By Samantha Johnson
Westwind Weekly News
It’s been a busy summer for MP Glen Motz — out and about at all the events going on in communities who are bringing out their best to sluff off two years of housebound pandemic blues. Grand openings, pancake breakfasts, parades, competitions and rodeos, there were many days when Motz was attending two or three events, getting out there to meet and talk with his constituents.
One point of conversation is this year’s dryland harvest. “It depends where,” stated Motz, “there is optimism with respect to the harvest with the amount of rain we’ve had. I’ve talked to some folks who already have their crop off, it wasn’t as good a yield as they hoped but it was slightly above average.”
Where rain was spottier, yields are average. The heat wave of the past month has affected the quality of the crops, although, compared to other years, optimism still seems to be there when it comes to hay and cereal crops. “I talked to a fellow the other day, his crops were not very good but better than last year. They are north of the city towards the Saskatchewan border, so it is drier, and they had hail, which has been sporadic throughout the region over the past month or so.”
Weather isn’t the only thing affecting producers. Input costs are skyrocketing in some areas. Grain producers not only have to deal with the carbon tax and rising fuel costs, but also with increased fertilizer and chemical prices rising.
“Input costs per acre are continuing to rise at a significant rate year over year. While many of those commodity prices are giving good returns on some of the grains, those inputs are offsetting some of those profit margins,” said Motz.
Those with cattle are concerned that prices aren’t as strong as they once were. Hay prices are up and, with the drought, it can still be difficult to get, although, again, this year it seems to have eased a bit.
Another challenge for Motz and growers in the area is the lack of support from the current federal government. As he explained, “this current government has been slow to understand and have no grasp of the agricultural industry in our country. That is evident by some of the responses we’ve had to our droughts. We have a global food crisis and Canada is a major contributor to the global food demand. We are going to put our farmers and the global food supply food chains at risk by reducing fertilizer consumption for no other reason than an ideological motivation, which makes no sense to producers I’ve spoken to, and it makes no sense to me.”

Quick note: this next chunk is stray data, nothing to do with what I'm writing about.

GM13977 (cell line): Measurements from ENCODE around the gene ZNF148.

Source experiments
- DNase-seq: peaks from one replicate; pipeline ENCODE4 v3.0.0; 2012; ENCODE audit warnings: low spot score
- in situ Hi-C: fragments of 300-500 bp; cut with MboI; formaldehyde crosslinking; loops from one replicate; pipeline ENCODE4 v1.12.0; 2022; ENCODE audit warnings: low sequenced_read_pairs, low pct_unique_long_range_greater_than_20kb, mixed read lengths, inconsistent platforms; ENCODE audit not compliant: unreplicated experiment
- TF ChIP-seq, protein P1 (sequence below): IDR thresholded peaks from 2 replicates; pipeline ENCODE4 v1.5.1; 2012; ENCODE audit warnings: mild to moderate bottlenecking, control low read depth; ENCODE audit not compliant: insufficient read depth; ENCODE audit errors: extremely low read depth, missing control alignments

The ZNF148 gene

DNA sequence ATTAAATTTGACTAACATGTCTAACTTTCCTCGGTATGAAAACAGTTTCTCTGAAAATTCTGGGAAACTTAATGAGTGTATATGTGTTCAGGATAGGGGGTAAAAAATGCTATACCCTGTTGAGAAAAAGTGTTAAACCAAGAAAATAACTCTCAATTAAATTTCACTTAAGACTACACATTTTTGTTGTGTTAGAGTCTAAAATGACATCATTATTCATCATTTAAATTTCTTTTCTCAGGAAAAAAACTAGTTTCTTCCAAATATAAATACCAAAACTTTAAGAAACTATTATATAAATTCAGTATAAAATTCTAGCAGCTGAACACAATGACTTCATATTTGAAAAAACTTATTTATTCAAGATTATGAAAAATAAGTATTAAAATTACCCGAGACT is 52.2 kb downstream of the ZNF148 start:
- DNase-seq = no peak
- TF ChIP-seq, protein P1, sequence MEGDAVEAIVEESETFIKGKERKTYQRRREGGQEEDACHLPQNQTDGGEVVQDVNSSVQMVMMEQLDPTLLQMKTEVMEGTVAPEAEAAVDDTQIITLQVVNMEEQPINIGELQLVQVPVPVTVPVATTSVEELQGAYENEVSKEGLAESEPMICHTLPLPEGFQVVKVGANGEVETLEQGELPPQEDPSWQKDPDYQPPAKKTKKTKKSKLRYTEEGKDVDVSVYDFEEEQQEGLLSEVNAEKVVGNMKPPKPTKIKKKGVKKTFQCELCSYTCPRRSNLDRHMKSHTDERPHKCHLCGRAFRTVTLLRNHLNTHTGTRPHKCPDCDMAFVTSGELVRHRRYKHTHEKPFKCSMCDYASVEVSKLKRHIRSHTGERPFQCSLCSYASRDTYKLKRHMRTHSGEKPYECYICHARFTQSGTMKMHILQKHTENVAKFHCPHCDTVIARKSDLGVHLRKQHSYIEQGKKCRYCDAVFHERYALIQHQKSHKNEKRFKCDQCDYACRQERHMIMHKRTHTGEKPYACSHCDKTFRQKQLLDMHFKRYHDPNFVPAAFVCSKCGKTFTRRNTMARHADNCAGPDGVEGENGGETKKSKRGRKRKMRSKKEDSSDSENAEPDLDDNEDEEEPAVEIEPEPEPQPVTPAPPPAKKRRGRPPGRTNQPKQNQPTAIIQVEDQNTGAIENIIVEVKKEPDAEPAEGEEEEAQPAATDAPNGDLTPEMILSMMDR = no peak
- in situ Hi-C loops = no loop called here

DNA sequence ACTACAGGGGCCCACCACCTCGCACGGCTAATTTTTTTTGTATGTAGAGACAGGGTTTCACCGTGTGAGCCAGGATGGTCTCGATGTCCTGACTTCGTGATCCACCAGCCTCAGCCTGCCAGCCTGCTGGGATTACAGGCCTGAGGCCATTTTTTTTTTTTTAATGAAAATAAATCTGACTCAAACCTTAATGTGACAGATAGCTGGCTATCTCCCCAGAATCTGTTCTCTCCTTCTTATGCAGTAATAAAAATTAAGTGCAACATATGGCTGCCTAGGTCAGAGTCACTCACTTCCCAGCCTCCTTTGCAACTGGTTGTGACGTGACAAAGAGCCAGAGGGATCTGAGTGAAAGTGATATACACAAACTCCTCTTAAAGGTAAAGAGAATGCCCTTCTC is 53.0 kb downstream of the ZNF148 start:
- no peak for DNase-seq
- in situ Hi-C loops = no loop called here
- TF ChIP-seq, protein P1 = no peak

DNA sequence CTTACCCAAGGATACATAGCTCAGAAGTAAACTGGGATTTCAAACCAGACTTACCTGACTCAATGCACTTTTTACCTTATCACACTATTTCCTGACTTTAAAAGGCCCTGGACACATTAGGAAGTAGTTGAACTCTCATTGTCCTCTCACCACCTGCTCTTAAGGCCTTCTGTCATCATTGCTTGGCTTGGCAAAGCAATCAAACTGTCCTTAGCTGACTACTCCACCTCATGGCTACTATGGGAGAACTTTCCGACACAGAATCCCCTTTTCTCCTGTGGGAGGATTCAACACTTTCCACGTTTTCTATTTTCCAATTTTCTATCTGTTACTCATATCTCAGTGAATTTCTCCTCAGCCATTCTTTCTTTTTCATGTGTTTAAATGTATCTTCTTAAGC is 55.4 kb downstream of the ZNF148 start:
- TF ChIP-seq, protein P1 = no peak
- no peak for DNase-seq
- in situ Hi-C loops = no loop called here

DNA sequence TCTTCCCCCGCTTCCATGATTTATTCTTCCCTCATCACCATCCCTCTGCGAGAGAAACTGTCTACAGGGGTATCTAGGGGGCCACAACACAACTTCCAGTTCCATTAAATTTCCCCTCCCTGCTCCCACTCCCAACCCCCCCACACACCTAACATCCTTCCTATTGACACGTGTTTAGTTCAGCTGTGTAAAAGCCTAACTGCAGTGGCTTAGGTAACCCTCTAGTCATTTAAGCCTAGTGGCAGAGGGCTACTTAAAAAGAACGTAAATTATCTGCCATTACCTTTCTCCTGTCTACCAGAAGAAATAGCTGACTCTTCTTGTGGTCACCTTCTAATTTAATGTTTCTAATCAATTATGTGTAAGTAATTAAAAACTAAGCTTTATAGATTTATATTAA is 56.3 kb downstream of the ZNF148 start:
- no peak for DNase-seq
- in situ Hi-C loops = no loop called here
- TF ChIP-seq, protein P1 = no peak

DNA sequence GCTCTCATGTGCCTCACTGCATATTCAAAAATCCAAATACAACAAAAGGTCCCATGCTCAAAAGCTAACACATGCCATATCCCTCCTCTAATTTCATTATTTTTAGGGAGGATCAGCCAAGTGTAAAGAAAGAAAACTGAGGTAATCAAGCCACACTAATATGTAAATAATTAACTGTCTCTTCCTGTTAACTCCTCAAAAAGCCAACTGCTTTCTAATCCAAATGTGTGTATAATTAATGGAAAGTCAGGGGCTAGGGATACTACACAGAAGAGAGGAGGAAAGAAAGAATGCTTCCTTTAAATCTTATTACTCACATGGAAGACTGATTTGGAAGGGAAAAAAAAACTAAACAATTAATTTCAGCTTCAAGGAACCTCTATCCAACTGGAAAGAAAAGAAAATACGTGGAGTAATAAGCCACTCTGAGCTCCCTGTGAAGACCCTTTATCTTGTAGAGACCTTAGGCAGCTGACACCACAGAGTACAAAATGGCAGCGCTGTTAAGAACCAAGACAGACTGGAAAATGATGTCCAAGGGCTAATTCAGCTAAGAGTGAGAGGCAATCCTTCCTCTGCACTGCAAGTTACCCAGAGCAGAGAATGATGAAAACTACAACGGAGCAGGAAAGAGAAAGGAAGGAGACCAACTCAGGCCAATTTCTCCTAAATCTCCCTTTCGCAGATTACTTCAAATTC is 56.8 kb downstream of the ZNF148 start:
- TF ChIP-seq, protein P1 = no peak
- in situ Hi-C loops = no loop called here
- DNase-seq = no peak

Another concern for producers this year was the lack of poison control for gophers. Health Canada regulates chemical products from chemicals and a balance is required regarding protection of the environment. However, as Motz explained, “that also includes our cropland and there are no greater stewards of the environment than the agricultural community. If you don’t look after the land, it won’t look after you. I learned that early on in my time growing up (in Central Alberta, north and east of Hanna) watching my parents and how they cared for everything, including wetlands, pasture lands, and cultivated land. There seems to be decisions made devoid of common sense in Ottawa by people who’ve probably never been on a farm.”
With Pierre Poilievre winning the Conservative leadership, and being born and raised in Calgary, Motz feels he understands the issues faced within the breadbasket of Manitoba, Saskatchewan, and Alberta with agricultural lands and cattle.
“I haven’t heard anything other than people are looking forward to a new leader and that we can challenge Trudeau in the next federal election to get a Conservative government in.” Motz says he is hearing those sentiments everywhere he goes. Most local support appears to be for Poilievre, and Motz thinks Poilievre will be the leader to kick the Trudeau government to the curb.
In the July 29 Medicine Hat News, an article written by Motz called ‘Canada Can’t Wait: Hope Springs Eternal’ was featured. In it, he discusses the optimism in his riding and the number of people with renewed hope. Concerns with the current government are high and it is hoped with a new Conservative leader, things can get back to the way they should be.
“People are hopeful that a new federal Conservative leader,” wrote Motz in the article, “with realistic views and an action plan directed toward Canada’s economic recovery, with reduced taxes and controlled government spending, will positively impact their day-to-day lives after years of the Trudeau Liberals. And, as important as keeping more of their hard-earned money in their own pockets, Canadians are looking forward to a return of the democratic freedoms that are the foundation of our great country, which have gradually eroded over the last seven years.
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